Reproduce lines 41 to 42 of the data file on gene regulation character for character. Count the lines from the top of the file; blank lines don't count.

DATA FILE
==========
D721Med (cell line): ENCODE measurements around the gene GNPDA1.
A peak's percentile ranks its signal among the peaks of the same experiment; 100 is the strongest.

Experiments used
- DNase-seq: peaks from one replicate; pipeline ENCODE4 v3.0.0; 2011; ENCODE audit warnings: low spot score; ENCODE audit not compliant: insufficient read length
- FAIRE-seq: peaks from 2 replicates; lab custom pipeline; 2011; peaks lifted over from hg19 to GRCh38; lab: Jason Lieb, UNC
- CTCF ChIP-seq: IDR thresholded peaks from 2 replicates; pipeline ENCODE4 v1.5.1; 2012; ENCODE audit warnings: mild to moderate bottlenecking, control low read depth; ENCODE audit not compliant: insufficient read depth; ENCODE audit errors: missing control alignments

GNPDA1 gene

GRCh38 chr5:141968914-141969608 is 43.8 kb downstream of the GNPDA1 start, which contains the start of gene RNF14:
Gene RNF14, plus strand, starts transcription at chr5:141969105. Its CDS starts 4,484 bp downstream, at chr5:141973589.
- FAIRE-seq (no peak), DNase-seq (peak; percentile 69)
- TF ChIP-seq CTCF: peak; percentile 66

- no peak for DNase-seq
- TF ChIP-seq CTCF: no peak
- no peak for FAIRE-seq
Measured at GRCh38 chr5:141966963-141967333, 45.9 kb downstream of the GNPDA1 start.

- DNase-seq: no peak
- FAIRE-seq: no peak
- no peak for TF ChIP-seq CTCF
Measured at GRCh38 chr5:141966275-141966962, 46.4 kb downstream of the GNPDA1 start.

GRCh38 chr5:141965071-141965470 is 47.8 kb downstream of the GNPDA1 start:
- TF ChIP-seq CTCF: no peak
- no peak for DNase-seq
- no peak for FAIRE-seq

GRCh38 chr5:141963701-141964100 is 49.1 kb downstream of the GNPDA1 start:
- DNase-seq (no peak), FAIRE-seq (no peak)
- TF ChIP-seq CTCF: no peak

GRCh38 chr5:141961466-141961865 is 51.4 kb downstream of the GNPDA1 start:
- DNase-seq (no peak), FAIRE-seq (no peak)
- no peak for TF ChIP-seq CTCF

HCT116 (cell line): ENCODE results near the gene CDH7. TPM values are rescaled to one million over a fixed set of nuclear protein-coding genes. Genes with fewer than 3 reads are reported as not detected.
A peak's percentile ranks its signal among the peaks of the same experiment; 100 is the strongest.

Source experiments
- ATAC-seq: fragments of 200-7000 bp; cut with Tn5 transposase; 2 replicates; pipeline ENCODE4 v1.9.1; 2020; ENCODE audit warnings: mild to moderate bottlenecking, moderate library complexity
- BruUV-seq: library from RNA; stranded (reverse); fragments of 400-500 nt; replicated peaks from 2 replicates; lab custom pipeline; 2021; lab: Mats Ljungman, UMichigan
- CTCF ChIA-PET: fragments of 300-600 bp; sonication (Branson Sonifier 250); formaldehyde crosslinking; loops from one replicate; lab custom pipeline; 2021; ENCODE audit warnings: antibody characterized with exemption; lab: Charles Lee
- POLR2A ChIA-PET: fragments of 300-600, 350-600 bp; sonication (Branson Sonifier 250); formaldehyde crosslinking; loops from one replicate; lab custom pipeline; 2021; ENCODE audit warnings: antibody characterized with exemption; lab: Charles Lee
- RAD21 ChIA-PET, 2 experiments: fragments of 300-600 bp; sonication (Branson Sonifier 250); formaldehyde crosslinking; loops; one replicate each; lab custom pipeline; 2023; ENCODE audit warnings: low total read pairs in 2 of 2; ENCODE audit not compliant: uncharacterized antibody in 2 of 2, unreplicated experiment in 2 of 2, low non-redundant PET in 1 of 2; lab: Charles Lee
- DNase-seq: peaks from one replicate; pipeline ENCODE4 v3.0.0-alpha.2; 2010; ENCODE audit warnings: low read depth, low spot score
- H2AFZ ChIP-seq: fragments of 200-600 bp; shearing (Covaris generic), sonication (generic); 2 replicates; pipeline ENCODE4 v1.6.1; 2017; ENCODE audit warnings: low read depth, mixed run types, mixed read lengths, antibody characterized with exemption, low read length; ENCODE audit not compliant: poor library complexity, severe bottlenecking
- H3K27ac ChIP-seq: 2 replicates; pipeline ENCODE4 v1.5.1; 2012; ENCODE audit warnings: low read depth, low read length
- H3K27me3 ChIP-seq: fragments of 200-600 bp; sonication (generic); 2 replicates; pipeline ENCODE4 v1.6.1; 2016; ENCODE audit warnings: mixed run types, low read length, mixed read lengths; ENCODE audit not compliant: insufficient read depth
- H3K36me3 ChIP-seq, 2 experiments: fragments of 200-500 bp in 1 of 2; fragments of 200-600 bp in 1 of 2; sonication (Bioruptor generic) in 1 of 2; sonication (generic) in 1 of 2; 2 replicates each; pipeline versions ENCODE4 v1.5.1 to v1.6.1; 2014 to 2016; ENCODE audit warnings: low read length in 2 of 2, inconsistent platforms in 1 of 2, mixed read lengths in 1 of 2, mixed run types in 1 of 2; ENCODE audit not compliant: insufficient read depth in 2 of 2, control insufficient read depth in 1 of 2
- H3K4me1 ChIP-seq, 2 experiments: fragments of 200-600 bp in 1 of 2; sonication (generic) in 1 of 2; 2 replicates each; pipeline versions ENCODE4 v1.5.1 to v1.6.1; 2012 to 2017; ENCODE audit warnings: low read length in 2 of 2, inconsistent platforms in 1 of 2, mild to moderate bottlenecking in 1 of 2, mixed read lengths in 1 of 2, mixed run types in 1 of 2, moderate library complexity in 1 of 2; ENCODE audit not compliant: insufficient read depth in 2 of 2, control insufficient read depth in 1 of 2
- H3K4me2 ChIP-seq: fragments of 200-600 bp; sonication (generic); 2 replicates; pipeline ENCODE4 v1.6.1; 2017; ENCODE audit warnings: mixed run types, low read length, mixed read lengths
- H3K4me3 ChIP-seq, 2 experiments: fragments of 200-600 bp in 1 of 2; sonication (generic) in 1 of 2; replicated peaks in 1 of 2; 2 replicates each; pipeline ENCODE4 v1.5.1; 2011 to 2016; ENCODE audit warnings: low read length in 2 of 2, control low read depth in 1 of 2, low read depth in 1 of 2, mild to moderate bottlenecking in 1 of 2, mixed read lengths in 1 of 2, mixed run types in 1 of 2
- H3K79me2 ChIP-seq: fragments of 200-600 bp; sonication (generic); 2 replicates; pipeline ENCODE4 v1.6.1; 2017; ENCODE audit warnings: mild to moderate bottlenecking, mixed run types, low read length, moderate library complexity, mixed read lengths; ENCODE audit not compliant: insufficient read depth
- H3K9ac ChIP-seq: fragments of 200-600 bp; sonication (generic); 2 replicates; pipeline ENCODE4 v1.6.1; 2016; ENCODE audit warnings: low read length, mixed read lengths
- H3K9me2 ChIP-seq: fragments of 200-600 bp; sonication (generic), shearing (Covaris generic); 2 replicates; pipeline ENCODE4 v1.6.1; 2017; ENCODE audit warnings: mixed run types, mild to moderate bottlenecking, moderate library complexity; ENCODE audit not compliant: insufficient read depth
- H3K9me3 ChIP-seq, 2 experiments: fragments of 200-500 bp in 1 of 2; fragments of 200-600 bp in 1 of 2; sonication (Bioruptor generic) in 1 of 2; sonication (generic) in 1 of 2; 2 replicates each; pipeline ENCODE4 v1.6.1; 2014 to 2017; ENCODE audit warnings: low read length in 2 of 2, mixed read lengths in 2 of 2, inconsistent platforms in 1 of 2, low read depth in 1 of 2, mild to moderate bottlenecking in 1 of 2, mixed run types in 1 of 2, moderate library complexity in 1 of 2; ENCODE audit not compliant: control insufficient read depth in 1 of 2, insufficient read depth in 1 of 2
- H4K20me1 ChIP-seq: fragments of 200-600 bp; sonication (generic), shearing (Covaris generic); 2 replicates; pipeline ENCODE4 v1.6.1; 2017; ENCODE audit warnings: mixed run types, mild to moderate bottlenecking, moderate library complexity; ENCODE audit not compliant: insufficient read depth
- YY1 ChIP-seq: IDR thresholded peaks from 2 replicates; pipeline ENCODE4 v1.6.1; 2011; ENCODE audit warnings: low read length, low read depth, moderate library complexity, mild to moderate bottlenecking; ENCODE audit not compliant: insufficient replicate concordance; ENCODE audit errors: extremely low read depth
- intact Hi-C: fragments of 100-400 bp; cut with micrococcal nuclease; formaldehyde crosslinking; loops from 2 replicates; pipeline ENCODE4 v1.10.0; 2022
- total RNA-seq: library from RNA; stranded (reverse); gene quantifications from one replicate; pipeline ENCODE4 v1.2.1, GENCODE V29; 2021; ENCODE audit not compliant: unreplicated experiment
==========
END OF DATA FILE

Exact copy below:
- H3K27me3 ChIP-seq: fragments of 200-600 bp; sonication (generic); 2 replicates; pipeline ENCODE4 v1.6.1; 2016; ENCODE audit warnings: mixed run types, low read length, mixed read lengths; ENCODE audit not compliant: insufficient read depth
- H3K36me3 ChIP-seq, 2 experiments: fragments of 200-500 bp in 1 of 2; fragments of 200-600 bp in 1 of 2; sonication (Bioruptor generic) in 1 of 2; sonication (generic) in 1 of 2; 2 replicates each; pipeline versions ENCODE4 v1.5.1 to v1.6.1; 2014 to 2016; ENCODE audit warnings: low read length in 2 of 2, inconsistent platforms in 1 of 2, mixed read lengths in 1 of 2, mixed run types in 1 of 2; ENCODE audit not compliant: insufficient read depth in 2 of 2, control insufficient read depth in 1 of 2